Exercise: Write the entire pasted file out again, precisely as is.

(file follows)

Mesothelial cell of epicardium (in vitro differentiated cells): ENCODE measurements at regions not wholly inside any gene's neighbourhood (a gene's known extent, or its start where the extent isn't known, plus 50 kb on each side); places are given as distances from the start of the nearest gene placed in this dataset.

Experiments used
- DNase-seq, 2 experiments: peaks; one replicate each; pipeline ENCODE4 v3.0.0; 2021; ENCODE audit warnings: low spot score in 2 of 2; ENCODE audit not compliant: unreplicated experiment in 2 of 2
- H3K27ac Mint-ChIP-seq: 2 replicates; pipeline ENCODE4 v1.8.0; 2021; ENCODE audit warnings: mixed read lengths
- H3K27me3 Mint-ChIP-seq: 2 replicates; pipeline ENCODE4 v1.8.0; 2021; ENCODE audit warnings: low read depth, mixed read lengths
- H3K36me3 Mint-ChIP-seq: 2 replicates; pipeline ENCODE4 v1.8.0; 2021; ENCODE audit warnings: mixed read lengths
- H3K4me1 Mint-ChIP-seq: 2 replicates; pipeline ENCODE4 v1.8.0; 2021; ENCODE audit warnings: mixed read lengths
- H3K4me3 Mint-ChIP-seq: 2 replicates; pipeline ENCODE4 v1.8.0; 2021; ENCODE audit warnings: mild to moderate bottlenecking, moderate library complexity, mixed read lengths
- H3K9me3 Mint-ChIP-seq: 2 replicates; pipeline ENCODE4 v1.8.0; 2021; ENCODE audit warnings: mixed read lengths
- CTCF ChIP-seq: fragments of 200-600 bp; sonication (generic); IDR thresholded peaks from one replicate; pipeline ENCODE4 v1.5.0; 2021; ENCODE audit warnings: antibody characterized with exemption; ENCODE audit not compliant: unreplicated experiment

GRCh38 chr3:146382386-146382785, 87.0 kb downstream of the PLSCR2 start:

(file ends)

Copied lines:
Mesothelial cell of epicardium (in vitro differentiated cells): ENCODE measurements at regions not wholly inside any gene's neighbourhood (a gene's known extent, or its start where the extent isn't known, plus 50 kb on each side); places are given as distances from the start of the nearest gene placed in this dataset.

Experiments used
- DNase-seq, 2 experiments: peaks; one replicate each; pipeline ENCODE4 v3.0.0; 2021; ENCODE audit warnings: low spot score in 2 of 2; ENCODE audit not compliant: unreplicated experiment in 2 of 2
- H3K27ac Mint-ChIP-seq: 2 replicates; pipeline ENCODE4 v1.8.0; 2021; ENCODE audit warnings: mixed read lengths
- H3K27me3 Mint-ChIP-seq: 2 replicates; pipeline ENCODE4 v1.8.0; 2021; ENCODE audit warnings: low read depth, mixed read lengths
- H3K36me3 Mint-ChIP-seq: 2 replicates; pipeline ENCODE4 v1.8.0; 2021; ENCODE audit warnings: mixed read lengths
- H3K4me1 Mint-ChIP-seq: 2 replicates; pipeline ENCODE4 v1.8.0; 2021; ENCODE audit warnings: mixed read lengths
- H3K4me3 Mint-ChIP-seq: 2 replicates; pipeline ENCODE4 v1.8.0; 2021; ENCODE audit warnings: mild to moderate bottlenecking, moderate library complexity, mixed read lengths
- H3K9me3 Mint-ChIP-seq: 2 replicates; pipeline ENCODE4 v1.8.0; 2021; ENCODE audit warnings: mixed read lengths
- CTCF ChIP-seq: fragments of 200-600 bp; sonication (generic); IDR thresholded peaks from one replicate; pipeline ENCODE4 v1.5.0; 2021; ENCODE audit warnings: antibody characterized with exemption; ENCODE audit not compliant: unreplicated experiment

GRCh38 chr3:146382386-146382785, 87.0 kb downstream of the PLSCR2 start: